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This post is Part 3 in a 4-part blog series on changing our thoughts, feelings, and behaviors. (If you missed the previous posts, you can find Part 1 here.)

Changing Behaviors Can Feel Weird

Changing behaviors or doing something different can feel unnatural. For example, if you are feeling sad or depressed, it probably feels natural to stay in your bed all day. It probably feels unnatural to do something different—like calling a friend and making plans. Similarly, if you feel anxious about something, it probably feels natural to avoid it. It probably feels unnatural to do something different—like actually facing the thing you are afraid of.

However, because thoughts, feelings, and behaviors are all connected, sometimes if we do something different (even if it feels unnatural), this can lead to changes in our thoughts and feelings. It’s kind of like the old saying “fake it ‘till you make it” except it really works.

How to Know What Behavior to Change

How do we know what behavior to change? Here are two tips:

  1. Do the opposite. Sometimes it can be helpful to think about doing the opposite of our natural tendency. For example, if we are feeling down, our natural tendency might be to watch television or surf the Internet all day. The opposite behavior might be to go to the gym, or meet up with friends at happy hour.
  2. Start with the feeling you want, and then target a behavior associated with that feeling. Here we start by identifying a feeling we would like to experience. Then we work backward and think about what a person who feels that way might be doing. For example, perhaps we want to feel tender or close to someone. To feel that way, someone is probably connecting with another person on a deeper level. So we might call a family member or friend and ask them how they are doing.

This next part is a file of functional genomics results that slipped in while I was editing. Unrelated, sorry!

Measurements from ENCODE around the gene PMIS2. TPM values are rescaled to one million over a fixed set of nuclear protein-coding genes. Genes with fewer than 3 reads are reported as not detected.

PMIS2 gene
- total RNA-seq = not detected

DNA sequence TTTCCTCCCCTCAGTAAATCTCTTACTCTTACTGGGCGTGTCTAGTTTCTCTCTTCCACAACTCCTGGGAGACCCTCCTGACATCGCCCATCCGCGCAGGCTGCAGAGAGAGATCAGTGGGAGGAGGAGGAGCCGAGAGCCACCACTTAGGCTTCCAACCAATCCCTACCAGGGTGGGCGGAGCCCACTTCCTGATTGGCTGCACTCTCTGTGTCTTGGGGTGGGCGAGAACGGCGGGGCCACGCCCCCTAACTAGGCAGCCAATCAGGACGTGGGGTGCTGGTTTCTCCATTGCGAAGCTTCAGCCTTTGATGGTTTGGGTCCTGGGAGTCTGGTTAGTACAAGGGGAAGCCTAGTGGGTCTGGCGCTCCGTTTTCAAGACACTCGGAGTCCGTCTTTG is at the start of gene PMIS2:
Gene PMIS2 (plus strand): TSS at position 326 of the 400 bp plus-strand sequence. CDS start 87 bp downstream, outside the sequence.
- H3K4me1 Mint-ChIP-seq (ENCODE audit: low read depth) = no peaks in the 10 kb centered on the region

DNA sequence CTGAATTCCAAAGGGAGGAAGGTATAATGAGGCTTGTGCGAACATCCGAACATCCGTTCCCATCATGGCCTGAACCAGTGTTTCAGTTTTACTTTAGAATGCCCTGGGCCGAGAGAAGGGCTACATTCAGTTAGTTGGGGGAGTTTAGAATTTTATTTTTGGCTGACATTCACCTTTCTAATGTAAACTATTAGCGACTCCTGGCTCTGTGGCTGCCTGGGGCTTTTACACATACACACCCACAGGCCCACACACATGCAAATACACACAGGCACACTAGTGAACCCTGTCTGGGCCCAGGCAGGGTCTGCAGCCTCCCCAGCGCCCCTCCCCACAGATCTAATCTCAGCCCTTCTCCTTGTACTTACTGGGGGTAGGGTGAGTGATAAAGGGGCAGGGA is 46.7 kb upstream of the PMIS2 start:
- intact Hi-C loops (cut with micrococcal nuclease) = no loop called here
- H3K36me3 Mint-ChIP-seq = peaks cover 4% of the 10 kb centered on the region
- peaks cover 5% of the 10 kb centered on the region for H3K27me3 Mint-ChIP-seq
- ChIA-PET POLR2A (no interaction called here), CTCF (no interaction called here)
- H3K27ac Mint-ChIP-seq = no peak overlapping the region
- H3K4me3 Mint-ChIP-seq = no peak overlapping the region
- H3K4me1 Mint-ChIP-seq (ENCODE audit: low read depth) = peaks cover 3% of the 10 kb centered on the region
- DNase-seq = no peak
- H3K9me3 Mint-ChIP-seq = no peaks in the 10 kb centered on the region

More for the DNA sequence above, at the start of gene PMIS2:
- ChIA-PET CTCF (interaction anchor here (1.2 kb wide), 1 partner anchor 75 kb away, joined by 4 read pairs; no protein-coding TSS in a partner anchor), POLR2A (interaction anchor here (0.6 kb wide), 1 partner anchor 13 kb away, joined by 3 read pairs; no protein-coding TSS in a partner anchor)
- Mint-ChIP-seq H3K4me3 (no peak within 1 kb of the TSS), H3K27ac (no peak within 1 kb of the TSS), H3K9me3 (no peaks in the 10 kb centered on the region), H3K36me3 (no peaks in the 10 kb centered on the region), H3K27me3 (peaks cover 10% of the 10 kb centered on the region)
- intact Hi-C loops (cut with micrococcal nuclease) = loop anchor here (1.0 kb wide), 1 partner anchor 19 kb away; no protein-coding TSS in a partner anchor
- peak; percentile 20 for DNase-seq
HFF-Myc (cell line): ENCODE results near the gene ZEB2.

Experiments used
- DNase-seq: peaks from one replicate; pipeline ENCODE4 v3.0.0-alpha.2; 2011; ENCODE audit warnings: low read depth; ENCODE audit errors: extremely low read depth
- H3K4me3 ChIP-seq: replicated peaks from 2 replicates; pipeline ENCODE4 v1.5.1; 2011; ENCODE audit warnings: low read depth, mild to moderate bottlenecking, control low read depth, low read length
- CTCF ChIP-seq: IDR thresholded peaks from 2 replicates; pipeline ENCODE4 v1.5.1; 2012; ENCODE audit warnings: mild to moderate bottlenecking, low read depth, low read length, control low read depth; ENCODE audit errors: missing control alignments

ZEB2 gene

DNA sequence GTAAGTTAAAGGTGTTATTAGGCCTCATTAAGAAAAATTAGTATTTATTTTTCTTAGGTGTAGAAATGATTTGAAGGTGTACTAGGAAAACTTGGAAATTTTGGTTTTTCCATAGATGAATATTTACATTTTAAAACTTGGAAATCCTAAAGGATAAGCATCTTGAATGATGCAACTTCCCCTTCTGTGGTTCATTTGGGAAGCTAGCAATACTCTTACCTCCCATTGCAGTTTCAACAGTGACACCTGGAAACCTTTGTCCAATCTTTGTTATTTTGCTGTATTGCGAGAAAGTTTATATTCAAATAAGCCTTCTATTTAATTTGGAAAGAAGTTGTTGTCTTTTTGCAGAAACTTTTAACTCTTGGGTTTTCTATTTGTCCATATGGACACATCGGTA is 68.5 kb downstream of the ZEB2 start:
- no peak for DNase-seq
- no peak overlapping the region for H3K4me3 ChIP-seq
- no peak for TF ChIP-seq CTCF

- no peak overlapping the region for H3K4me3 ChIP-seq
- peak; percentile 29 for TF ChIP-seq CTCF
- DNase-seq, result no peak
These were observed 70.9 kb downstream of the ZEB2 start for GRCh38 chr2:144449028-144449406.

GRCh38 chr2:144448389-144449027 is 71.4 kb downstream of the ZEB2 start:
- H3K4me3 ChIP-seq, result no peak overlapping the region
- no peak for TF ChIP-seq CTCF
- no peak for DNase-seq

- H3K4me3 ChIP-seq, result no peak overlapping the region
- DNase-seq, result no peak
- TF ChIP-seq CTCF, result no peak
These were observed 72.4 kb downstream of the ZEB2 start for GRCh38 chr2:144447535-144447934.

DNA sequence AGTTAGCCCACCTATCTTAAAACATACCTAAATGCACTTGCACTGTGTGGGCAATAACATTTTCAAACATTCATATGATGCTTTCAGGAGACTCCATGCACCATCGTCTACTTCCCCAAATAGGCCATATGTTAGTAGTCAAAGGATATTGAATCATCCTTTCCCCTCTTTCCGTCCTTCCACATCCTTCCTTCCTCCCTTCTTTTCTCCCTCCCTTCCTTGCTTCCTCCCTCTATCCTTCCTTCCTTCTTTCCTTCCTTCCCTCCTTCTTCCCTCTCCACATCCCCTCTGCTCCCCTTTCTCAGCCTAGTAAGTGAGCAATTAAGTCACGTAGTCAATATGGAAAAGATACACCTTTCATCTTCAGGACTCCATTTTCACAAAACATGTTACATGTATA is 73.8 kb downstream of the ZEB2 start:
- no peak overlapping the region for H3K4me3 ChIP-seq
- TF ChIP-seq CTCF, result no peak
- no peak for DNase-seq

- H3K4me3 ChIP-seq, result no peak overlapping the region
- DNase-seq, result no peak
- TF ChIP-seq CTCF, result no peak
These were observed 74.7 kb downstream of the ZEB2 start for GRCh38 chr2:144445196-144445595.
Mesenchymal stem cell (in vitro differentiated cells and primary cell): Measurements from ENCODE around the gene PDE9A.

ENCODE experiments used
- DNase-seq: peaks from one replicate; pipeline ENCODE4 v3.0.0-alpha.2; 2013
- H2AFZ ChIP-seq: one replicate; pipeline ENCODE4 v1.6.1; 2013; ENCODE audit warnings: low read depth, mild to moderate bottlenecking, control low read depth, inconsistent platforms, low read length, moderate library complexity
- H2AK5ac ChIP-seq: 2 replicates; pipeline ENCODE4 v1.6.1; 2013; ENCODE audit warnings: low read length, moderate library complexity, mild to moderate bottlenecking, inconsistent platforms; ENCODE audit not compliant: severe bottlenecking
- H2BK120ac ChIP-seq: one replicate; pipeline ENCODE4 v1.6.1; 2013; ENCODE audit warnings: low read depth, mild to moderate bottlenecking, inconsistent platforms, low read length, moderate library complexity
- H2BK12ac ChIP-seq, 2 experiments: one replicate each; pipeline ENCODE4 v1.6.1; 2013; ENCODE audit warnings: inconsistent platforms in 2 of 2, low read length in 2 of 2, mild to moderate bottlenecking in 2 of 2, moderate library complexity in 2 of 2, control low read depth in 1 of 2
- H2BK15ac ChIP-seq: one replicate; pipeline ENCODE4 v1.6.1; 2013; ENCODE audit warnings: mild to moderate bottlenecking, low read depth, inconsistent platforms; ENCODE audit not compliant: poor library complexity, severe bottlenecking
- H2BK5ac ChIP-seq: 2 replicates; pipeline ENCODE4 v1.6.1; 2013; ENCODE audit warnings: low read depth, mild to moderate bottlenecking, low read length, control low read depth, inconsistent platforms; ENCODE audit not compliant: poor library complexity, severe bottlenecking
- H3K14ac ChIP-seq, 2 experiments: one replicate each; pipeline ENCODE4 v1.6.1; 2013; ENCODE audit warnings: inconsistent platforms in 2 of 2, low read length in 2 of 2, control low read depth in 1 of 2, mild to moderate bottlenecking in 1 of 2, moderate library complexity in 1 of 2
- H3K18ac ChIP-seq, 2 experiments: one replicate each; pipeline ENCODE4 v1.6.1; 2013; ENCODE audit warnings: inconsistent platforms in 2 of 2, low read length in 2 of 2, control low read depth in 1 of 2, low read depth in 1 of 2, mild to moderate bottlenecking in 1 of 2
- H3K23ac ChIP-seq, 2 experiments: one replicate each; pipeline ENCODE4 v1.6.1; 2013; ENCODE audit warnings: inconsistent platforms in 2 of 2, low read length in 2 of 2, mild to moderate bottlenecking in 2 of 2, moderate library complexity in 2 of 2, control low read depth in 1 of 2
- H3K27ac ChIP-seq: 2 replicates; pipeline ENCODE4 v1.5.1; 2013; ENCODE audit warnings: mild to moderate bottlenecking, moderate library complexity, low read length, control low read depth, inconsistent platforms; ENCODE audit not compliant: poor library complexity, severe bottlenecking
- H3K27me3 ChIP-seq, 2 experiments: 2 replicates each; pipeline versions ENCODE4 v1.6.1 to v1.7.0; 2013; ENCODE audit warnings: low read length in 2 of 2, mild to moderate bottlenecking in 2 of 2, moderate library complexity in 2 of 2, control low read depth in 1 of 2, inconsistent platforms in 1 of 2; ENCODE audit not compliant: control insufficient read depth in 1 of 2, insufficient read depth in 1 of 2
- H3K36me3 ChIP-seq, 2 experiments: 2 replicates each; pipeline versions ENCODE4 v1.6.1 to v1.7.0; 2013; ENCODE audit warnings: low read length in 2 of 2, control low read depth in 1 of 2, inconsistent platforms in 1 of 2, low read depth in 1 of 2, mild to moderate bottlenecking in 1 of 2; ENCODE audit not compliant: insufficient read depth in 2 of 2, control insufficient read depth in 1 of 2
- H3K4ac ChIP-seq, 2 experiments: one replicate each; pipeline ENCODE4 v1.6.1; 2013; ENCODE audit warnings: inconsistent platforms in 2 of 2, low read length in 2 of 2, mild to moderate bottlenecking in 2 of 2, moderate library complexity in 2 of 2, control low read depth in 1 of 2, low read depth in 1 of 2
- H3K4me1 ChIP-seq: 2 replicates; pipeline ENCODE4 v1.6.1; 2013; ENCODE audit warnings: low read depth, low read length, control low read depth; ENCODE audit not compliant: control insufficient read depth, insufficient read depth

3 Strategies to Change a Behavior

After you have identified the behavior you want to do, here are 3 strategies for making the change. The strategies are easy to remember, because they all start with the letter “S”

  1. Start small. One of the most common mistakes people make when trying to change a behavior is to start doing something too big. For example, maybe you want to get back into shape, so you resolve to run 5 miles. That’s too much too soon! You are setting yourself up for failure. Instead, start small. Resolve to run for 5 minutes. Then build on your success. Always start with something you know you can do.
  2. Schedule it in. When trying to change a behavior, write it down in your schedule. Pick a time during the day to do the behavior. It’s best if you can do it at the same time every day. Your new behavior won’t feel natural at first—that’s okay. Schedule it in like you would an appointment on your calendar. Over time, the new behavior will become second nature. But at first, you have to schedule it in or it won’t happen.
  3. Support. You can’t change a behavior alone. You need accountability and support. Ask a friend to call you every day to check in with you about your behavior change. Better yet, partner together with a friend and make the change as a team. Go public with your behavior change on social media. Gather a community around you to help you and encourage you.

Discussion: What have you found to be most effective when changing a behavior?

Click here to read Part 4: 3 Ways to Work With Feelings